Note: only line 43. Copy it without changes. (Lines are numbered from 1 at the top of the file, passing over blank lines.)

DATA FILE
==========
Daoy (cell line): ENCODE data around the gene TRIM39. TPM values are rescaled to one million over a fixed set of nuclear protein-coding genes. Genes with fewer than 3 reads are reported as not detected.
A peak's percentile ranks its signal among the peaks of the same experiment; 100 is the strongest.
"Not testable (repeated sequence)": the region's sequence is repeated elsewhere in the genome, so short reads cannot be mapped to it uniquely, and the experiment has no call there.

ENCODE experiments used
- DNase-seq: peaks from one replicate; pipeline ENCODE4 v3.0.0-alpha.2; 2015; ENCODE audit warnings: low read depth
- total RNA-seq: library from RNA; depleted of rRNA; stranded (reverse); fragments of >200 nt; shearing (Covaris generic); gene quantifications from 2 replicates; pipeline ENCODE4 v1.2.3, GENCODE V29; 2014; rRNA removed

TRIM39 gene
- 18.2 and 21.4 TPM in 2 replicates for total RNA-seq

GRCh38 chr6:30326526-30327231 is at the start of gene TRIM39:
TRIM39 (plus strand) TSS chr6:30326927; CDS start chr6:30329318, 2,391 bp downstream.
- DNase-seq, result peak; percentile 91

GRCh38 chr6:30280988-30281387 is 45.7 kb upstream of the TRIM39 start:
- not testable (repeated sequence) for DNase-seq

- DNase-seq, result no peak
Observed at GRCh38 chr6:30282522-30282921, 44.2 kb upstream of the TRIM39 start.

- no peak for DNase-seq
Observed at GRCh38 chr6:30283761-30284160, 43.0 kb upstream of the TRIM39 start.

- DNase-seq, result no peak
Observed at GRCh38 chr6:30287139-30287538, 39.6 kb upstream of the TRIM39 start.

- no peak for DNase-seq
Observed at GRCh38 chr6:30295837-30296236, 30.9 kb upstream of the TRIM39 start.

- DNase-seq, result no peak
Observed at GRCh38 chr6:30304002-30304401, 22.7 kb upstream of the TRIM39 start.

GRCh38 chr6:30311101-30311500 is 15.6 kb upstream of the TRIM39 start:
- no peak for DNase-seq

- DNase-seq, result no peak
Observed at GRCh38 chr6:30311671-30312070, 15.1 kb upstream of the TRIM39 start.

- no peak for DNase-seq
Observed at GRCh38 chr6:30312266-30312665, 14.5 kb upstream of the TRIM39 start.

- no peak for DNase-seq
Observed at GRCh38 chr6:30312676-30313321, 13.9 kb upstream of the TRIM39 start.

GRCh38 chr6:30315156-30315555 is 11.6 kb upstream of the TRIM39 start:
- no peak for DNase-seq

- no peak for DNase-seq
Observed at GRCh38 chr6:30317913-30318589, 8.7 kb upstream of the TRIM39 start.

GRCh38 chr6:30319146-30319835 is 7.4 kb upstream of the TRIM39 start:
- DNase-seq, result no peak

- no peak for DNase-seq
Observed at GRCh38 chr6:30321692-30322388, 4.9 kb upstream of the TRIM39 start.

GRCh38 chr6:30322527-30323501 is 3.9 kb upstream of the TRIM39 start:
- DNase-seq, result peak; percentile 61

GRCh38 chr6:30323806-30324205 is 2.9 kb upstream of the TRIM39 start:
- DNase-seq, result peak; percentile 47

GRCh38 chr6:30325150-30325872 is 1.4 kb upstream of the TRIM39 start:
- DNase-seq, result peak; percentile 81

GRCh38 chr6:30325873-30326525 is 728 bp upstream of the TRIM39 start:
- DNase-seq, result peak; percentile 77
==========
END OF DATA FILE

- DNase-seq, result peak; percentile 47